Grant strategies to build nonprofit capacity

Why you should stop reading this blog and go and record every detail about your grants history right now!

KateBNE

 

Author: Kate Sunners

I know, I know, we have probably harped on at you a million times about why it’s so important to record your application data. Oh gosh, wait…Actually, we haven’t!

We were a bit shocked when we went back through our blog posts to check because it’s something we’re always saying and just assumed we’d laid it all out in the past.

If you already keep detailed notes squirrelled away somewhere on every grant application and funder relationship, then gold stars for you! And even more gold stars if you keep all those notes in the same place, in a logical order where they can be accessed by other staff.

If you’re not keeping thorough grants records, it’s of the utmost importance that you go and put down (somewhere outside of your own head) everything you can recall about your grants program right now! And that you continue to record details going forward.

Having a complete picture of whom you’ve applied to for what and when, what relationships have been built with which funder contact, feedback on applications and what reception your project ideas received in grants rounds is utterly vital to the success of your grants program!

And we’ve definitely written blog posts on ensuring that your grants program relies on systems and processes, not on the unwritten knowledge of team members who can (and sadly do) leave. Part of this process is to ensure that all information about your grants history is being kept in one place, rather than having parts of it in different systems. This makes it much less likely you’re going to accidentally apply to a funder six-months after being successful for a grant only to find out that successful applicants can only re-apply after a period of two years. This is the kind of thing that irks funders!record1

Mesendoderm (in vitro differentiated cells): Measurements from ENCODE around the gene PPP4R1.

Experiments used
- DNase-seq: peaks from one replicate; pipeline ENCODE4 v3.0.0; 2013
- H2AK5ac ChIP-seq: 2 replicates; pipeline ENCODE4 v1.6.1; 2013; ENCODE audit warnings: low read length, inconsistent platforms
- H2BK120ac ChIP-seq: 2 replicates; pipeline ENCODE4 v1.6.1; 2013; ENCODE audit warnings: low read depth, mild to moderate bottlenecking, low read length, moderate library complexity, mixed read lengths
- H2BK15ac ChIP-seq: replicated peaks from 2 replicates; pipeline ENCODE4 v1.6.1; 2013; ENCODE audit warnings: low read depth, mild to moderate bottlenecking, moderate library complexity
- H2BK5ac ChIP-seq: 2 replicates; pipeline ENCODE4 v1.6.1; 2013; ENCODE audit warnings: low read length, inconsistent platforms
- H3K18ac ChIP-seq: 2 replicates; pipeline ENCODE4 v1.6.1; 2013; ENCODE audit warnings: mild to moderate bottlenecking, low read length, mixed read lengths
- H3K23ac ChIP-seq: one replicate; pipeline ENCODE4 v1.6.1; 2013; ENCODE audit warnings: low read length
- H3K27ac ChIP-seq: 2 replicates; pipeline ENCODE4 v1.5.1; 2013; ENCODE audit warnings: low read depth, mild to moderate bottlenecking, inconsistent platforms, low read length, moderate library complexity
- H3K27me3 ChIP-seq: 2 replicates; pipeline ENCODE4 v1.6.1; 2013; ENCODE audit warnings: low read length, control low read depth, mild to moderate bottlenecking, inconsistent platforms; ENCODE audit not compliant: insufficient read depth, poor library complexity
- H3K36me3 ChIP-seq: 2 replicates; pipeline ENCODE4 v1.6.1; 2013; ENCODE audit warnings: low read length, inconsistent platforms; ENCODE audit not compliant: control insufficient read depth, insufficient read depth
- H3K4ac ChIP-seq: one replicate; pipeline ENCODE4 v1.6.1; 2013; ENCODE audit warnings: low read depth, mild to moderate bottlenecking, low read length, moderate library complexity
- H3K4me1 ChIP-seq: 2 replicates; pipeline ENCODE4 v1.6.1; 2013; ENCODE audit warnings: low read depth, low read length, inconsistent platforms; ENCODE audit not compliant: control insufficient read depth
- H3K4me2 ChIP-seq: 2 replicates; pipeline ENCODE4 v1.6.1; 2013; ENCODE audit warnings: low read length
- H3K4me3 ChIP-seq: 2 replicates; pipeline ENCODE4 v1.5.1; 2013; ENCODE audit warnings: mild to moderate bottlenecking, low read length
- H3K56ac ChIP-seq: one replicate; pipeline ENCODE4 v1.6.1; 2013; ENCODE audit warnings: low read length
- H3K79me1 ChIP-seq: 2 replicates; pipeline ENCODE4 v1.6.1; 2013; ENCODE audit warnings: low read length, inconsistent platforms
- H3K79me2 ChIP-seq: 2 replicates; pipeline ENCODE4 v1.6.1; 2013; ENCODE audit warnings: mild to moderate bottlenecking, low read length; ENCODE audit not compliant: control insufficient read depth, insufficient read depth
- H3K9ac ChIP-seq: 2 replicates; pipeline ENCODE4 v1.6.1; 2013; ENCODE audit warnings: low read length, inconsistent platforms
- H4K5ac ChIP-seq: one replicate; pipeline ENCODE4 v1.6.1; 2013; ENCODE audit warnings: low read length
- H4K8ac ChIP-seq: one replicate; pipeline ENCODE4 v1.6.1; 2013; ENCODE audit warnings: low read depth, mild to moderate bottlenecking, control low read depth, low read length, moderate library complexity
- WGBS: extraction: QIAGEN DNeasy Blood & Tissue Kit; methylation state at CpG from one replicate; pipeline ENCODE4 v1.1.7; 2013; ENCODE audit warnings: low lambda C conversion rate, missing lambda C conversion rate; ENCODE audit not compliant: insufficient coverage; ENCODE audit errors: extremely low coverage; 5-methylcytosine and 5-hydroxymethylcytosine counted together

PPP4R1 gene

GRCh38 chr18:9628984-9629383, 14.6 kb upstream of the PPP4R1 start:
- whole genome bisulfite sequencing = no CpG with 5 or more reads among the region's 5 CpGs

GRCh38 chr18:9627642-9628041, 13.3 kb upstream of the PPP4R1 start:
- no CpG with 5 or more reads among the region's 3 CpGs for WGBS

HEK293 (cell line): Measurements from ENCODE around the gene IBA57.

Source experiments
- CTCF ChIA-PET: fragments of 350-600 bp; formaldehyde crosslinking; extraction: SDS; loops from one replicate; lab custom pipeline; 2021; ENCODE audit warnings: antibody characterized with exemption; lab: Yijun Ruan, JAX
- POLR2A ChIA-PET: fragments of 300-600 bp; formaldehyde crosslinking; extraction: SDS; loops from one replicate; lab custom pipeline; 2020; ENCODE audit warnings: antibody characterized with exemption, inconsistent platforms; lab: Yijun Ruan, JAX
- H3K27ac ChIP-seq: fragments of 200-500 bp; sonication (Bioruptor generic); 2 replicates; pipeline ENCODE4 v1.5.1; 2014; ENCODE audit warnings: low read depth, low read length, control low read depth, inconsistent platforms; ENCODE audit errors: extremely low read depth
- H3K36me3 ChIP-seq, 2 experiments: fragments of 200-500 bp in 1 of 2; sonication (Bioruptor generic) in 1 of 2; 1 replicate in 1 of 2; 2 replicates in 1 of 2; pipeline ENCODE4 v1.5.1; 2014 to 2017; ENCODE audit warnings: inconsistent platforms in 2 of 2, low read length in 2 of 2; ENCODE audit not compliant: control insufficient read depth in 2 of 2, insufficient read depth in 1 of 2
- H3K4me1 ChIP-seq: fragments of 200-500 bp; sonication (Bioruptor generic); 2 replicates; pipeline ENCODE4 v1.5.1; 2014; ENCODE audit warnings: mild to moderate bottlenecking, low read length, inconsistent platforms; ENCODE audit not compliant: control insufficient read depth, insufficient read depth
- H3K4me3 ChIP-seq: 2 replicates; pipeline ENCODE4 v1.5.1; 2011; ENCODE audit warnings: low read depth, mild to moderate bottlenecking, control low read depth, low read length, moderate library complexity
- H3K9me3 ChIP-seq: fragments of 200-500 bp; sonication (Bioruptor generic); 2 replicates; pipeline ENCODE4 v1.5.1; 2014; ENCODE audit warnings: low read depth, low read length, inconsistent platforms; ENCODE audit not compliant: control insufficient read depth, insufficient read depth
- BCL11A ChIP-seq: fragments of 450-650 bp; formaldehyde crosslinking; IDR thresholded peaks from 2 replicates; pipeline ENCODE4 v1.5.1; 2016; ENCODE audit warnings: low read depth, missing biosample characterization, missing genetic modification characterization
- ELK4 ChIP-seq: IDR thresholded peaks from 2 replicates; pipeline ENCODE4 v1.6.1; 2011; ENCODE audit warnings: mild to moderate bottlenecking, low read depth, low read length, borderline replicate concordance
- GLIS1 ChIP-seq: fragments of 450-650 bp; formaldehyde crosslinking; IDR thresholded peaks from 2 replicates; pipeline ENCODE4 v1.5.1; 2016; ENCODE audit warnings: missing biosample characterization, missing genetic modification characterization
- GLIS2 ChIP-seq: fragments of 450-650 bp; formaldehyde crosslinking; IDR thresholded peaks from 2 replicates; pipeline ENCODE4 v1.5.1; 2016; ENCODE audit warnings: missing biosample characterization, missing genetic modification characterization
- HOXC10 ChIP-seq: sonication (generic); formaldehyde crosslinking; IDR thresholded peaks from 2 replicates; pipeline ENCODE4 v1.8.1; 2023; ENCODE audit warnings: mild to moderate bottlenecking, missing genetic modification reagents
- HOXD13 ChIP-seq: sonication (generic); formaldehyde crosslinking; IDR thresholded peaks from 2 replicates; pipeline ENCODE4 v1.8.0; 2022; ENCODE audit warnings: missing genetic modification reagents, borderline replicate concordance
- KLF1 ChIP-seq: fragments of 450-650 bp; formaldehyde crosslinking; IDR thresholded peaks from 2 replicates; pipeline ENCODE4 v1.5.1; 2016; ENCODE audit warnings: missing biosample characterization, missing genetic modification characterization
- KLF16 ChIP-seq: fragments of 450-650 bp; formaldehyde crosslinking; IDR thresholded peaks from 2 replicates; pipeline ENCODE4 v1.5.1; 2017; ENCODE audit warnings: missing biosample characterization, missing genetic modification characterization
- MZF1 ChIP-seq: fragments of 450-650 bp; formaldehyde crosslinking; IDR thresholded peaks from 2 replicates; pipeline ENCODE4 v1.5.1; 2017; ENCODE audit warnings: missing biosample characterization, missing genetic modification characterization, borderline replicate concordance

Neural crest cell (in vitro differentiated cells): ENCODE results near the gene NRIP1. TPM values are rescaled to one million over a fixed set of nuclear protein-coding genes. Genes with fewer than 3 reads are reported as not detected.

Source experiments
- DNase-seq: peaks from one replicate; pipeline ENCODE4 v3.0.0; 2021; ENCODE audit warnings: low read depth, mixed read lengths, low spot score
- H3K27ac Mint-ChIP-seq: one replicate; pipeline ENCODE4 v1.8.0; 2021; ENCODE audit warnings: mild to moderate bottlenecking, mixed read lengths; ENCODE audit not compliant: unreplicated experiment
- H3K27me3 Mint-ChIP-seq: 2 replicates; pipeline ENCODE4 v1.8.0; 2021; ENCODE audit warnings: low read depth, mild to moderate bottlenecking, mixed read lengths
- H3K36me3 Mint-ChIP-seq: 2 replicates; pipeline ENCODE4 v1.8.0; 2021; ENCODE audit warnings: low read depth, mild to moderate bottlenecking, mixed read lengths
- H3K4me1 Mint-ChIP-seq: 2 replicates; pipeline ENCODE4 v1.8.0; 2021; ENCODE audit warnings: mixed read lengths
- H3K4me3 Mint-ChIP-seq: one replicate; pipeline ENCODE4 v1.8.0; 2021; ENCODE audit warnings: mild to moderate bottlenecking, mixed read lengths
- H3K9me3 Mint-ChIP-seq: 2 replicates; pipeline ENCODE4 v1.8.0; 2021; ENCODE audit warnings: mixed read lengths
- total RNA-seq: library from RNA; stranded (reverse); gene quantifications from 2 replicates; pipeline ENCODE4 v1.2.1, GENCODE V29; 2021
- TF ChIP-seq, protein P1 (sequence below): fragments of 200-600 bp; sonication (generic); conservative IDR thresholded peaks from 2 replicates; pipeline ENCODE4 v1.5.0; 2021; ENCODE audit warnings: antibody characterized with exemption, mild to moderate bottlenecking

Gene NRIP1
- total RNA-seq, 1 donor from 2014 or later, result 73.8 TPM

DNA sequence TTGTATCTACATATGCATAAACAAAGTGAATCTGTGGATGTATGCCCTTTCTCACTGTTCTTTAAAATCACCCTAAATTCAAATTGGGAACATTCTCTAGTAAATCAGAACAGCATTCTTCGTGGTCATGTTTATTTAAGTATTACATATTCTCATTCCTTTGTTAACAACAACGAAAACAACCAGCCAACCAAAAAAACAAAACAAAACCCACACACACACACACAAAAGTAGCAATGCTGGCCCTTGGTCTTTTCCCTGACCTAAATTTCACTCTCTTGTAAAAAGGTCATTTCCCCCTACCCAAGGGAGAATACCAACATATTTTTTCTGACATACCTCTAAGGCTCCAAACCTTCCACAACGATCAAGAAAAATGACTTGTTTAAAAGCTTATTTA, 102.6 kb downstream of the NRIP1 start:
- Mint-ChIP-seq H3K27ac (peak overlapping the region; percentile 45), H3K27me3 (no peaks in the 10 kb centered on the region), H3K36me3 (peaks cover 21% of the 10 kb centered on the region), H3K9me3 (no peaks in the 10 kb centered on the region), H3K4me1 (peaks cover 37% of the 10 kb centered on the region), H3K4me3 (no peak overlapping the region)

And how are you meant to pull together organisation evaluations, annual reports, board reports and funder reports without records of your grants program?

So…just to recap, once your eyes leave this blog post you’re going to jump straight into recording details on:

- Funder relationship history

- Whom you’ve applied to for what and when

- The status of each grant application: in progress, submitted, pending, successful, unsuccessful

-The date you submitted and who the writer was

- The date your payment/s were received

- The date your funder reports are due

- Any feedback on the application*

Right?

*As a side note: all these fields are contained within the applications section of our GEM Local and GEM Portal systems – a great centralised place to store all your grants program detail. GEM Portal can be used to pull reports from your recorded data too, so when it comes time to report to your board, you can grab all your information with one click!